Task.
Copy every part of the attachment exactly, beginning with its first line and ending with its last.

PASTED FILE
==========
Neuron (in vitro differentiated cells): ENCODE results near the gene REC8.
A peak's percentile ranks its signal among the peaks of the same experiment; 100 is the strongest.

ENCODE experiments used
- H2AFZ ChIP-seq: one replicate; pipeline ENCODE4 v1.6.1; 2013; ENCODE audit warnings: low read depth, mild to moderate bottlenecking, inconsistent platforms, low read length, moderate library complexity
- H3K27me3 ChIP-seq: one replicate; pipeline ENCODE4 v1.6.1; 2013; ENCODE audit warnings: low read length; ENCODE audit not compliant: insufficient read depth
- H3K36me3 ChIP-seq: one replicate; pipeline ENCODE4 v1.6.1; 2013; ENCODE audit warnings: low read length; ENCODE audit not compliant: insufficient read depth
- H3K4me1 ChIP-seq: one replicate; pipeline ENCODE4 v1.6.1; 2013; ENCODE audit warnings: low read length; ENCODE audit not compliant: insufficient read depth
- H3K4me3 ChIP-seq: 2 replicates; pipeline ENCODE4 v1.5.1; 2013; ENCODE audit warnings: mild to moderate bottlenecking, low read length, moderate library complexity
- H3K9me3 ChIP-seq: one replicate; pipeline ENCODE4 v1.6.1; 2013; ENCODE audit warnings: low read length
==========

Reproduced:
Neuron (in vitro differentiated cells): ENCODE results near the gene REC8.
A peak's percentile ranks its signal among the peaks of the same experiment; 100 is the strongest.

ENCODE experiments used
- H2AFZ ChIP-seq: one replicate; pipeline ENCODE4 v1.6.1; 2013; ENCODE audit warnings: low read depth, mild to moderate bottlenecking, inconsistent platforms, low read length, moderate library complexity
- H3K27me3 ChIP-seq: one replicate; pipeline ENCODE4 v1.6.1; 2013; ENCODE audit warnings: low read length; ENCODE audit not compliant: insufficient read depth
- H3K36me3 ChIP-seq: one replicate; pipeline ENCODE4 v1.6.1; 2013; ENCODE audit warnings: low read length; ENCODE audit not compliant: insufficient read depth
- H3K4me1 ChIP-seq: one replicate; pipeline ENCODE4 v1.6.1; 2013; ENCODE audit warnings: low read length; ENCODE audit not compliant: insufficient read depth
- H3K4me3 ChIP-seq: 2 replicates; pipeline ENCODE4 v1.5.1; 2013; ENCODE audit warnings: mild to moderate bottlenecking, low read length, moderate library complexity
- H3K9me3 ChIP-seq: one replicate; pipeline ENCODE4 v1.6.1; 2013; ENCODE audit warnings: low read length